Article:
Blogspot: My visit to Grenfell Tower
By Qaisar Abbas.
ON 13 June, I was invited by a friend to a dinner party and came home in the early hours of 14 June. It is my routine to check news before going to bed. As I was preparing to sleep, I quickly scrolled through the news app and saw news and pictures of fire in west London. I was very tired so I slept quickly.
I woke up around 2:20am to do my breakfast for next day fast and I remembered there was news about fire in some flats so I opened the news app and there was a big tower engulfed in heavy fire. There were also dozens of messages on my mobile phone about the fire and safety concerns and prayers for the residents of Grenfell tower. It was not difficult to imagine the catastrophe this fire would leave for the residents. I was really sad and did not have courage to go and see the destruction.
I was invited to watch ICC Championship’s final match between India and Pakistan in London on Sunday (18 June). My friend called me on Saturday evening and we planned to visit the Grenfell Tower on Sunday instead of watching match. We took cooked food with us and set up a stall there. The atmosphere was cheerless. There were thousands of people of all ages, colours and backgrounds but all have something common; sadness and tears. Thousands of cards, pictures of missing persons, candles, and flowers were everywhere which showed the number of people visited this site. Pastors, imams and volunteers were there to provide spiritual and emotional support. There were also various long queues on condolences-book stands.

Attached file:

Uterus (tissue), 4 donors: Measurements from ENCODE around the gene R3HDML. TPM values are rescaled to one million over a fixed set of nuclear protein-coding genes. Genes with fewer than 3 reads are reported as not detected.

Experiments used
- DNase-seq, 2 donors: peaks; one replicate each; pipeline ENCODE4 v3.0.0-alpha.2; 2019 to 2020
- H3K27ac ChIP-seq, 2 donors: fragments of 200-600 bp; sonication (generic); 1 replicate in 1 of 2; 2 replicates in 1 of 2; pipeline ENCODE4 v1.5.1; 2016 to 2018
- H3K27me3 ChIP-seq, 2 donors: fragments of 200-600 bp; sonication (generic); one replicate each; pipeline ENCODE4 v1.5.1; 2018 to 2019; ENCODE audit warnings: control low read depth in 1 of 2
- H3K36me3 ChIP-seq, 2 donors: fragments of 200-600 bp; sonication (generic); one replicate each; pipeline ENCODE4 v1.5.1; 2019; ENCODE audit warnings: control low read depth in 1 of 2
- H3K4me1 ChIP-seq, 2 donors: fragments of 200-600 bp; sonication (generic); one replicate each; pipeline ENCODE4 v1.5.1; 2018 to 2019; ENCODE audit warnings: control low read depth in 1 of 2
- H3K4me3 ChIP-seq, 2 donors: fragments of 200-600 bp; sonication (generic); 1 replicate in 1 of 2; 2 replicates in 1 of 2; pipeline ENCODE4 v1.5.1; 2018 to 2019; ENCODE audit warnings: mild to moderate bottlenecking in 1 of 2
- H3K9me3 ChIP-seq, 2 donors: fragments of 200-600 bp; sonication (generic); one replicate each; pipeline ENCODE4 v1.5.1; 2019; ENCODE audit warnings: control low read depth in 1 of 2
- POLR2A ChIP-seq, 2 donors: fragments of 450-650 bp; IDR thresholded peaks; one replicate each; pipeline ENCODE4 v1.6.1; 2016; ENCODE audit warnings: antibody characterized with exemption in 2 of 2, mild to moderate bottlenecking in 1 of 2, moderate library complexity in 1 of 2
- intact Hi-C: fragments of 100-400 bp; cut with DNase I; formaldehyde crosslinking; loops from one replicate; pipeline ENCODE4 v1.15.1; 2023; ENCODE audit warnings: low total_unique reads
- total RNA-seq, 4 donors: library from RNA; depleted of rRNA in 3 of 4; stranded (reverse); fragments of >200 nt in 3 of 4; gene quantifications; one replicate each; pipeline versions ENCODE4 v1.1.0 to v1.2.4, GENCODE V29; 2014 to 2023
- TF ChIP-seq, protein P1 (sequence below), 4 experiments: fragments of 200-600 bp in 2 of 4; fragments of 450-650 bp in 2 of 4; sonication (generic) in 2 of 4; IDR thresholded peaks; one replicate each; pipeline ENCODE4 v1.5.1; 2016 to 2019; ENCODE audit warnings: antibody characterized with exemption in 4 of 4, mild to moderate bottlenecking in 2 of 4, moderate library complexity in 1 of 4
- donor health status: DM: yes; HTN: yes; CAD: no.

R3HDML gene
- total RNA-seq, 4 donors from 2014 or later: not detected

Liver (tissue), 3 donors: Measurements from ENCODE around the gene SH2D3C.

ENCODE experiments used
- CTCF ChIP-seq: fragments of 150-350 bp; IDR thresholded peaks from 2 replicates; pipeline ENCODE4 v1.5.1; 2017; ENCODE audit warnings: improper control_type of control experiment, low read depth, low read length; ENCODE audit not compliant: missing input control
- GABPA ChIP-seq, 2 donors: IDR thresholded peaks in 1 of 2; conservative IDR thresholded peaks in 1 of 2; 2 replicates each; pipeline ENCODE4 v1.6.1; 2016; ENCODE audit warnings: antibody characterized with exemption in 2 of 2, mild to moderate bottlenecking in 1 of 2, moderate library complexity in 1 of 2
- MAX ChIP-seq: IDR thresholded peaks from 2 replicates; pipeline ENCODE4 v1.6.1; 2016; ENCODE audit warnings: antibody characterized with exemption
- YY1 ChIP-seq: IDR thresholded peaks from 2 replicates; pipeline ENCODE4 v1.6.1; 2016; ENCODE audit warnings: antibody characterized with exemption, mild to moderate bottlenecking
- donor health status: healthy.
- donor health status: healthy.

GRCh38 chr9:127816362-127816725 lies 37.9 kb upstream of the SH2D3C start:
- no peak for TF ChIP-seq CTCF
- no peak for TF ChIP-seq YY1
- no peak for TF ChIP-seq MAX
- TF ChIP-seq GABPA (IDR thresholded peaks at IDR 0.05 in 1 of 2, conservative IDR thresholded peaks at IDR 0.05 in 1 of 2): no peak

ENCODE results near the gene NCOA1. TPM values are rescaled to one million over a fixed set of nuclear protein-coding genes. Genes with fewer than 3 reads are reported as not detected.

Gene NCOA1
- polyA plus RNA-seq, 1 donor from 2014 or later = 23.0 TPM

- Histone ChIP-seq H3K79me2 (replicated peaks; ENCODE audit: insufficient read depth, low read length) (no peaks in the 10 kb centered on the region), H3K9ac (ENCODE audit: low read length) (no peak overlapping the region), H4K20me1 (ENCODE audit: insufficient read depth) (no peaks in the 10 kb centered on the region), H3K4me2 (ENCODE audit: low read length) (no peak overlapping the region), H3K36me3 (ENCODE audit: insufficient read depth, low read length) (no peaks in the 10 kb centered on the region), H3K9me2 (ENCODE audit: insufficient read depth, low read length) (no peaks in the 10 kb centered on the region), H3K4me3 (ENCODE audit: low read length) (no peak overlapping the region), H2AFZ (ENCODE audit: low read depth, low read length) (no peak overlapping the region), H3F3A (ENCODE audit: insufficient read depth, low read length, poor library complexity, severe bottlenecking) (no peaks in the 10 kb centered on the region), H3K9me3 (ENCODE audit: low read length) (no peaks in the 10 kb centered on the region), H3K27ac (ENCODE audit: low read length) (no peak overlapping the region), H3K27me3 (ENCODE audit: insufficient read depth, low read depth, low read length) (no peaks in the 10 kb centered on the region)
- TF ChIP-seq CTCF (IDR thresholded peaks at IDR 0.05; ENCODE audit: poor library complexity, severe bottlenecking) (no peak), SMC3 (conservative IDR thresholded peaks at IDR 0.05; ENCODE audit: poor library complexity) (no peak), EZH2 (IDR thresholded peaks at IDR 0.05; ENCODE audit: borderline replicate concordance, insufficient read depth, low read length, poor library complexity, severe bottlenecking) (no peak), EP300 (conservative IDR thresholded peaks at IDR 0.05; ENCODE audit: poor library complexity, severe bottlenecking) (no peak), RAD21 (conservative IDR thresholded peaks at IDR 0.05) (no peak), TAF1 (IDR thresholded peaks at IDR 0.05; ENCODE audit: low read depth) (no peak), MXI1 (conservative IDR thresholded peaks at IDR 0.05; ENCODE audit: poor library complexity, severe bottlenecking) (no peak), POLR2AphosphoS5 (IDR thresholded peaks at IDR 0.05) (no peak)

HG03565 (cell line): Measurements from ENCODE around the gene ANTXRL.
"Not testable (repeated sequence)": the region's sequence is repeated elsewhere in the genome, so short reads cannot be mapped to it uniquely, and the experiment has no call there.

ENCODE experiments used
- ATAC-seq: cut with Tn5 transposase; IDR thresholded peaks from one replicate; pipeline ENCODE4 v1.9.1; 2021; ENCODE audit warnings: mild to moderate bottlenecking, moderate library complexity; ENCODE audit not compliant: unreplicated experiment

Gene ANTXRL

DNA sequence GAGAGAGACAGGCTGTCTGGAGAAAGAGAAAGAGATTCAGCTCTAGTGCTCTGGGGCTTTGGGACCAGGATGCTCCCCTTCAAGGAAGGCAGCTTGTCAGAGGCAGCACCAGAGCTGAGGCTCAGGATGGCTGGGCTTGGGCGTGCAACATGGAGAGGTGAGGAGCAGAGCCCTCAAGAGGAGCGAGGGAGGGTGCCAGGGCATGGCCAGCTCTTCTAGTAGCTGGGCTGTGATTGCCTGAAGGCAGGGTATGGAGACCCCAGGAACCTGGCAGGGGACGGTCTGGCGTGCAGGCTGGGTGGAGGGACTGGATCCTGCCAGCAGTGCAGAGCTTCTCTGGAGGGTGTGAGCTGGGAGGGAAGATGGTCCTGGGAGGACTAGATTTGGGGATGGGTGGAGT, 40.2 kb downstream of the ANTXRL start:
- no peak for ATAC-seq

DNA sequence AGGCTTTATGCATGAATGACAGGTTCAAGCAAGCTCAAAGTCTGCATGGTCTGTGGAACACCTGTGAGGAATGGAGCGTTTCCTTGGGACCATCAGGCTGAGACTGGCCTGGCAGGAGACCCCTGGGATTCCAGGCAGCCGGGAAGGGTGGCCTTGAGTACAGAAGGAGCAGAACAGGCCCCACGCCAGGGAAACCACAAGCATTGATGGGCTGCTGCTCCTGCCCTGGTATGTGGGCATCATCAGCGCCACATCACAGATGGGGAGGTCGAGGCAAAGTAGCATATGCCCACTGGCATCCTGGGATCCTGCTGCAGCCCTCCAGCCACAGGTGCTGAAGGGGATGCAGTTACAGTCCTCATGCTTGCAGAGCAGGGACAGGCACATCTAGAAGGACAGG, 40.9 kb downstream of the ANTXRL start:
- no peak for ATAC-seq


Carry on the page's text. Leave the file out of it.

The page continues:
I met eye witnesses and grieving families. According to witnesses, there were lot of Muslims who were praying in their local mosque and when they were returning to their homes, building was already on fire. Their families were trapped inside crying for help and they were helpless. Some were able to go inside and helped lot of people and brought them to safety. It is really heartbreaking just to imagine women and children waving from 20 floor for help and no one was able to help. The grieving families and friends were upset and angry from the government’s delayed response in indentifying the victims. They were also complaining that the media is not reporting the incident truthfully.
My eyes and heart were crying and left the site with broken heart. As I was leaving, I start receiving congratulatory messages of Pakistan’s victory in final cricket match but I had no feelings of happiness left in me. I switched off my phone and drove home thinking of victims and their families.
By Qaisar Abbas
Qaisar Abbas is a local politician and regularly hosts events on different topics. He was awarded ‘Community Leader’ award by East London Business Community and ‘Peace Ambassador’ award by the London Peace Centre.